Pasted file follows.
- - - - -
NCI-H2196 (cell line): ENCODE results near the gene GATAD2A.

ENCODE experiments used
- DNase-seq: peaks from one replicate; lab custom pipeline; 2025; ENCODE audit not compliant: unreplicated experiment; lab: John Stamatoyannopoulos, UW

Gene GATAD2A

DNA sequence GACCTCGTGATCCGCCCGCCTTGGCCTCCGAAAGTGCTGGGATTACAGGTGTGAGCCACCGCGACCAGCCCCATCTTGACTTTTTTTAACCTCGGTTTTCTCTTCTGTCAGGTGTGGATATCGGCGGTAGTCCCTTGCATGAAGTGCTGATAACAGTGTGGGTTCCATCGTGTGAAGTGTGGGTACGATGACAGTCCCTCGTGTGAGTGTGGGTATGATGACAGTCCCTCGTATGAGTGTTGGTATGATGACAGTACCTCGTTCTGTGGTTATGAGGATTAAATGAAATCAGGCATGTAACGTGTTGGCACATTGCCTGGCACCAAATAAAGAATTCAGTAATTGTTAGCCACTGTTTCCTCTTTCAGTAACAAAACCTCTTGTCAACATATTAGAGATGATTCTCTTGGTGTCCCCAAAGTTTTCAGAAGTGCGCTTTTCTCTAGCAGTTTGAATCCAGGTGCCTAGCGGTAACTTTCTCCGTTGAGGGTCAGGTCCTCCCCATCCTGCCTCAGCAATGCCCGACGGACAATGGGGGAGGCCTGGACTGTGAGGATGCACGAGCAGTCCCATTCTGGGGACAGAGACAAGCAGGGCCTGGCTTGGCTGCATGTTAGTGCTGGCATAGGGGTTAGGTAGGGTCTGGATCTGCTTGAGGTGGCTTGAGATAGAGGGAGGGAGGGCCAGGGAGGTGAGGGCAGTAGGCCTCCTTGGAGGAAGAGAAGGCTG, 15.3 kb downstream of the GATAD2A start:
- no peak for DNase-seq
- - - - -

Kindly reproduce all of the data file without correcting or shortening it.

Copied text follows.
NCI-H2196 (cell line): ENCODE results near the gene GATAD2A.

ENCODE experiments used
- DNase-seq: peaks from one replicate; lab custom pipeline; 2025; ENCODE audit not compliant: unreplicated experiment; lab: John Stamatoyannopoulos, UW

Gene GATAD2A

DNA sequence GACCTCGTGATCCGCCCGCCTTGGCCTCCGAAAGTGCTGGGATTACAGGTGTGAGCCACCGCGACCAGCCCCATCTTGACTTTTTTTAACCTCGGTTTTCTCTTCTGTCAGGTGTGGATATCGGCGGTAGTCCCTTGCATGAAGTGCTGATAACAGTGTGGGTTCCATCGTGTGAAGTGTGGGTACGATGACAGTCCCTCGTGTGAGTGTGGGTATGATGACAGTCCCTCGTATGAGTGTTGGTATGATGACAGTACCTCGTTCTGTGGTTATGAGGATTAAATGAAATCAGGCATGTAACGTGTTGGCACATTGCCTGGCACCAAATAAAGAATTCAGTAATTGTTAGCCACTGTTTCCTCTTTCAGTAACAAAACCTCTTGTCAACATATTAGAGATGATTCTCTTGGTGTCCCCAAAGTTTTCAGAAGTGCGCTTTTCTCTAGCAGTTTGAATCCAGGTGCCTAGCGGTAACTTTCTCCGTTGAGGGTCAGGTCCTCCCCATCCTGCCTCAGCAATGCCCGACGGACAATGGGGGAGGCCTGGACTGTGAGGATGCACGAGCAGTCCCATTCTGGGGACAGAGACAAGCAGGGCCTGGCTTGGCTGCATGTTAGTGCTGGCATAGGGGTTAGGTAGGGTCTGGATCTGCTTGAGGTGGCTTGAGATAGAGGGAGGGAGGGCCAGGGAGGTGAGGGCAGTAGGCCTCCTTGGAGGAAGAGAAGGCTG, 15.3 kb downstream of the GATAD2A start:
- no peak for DNase-seq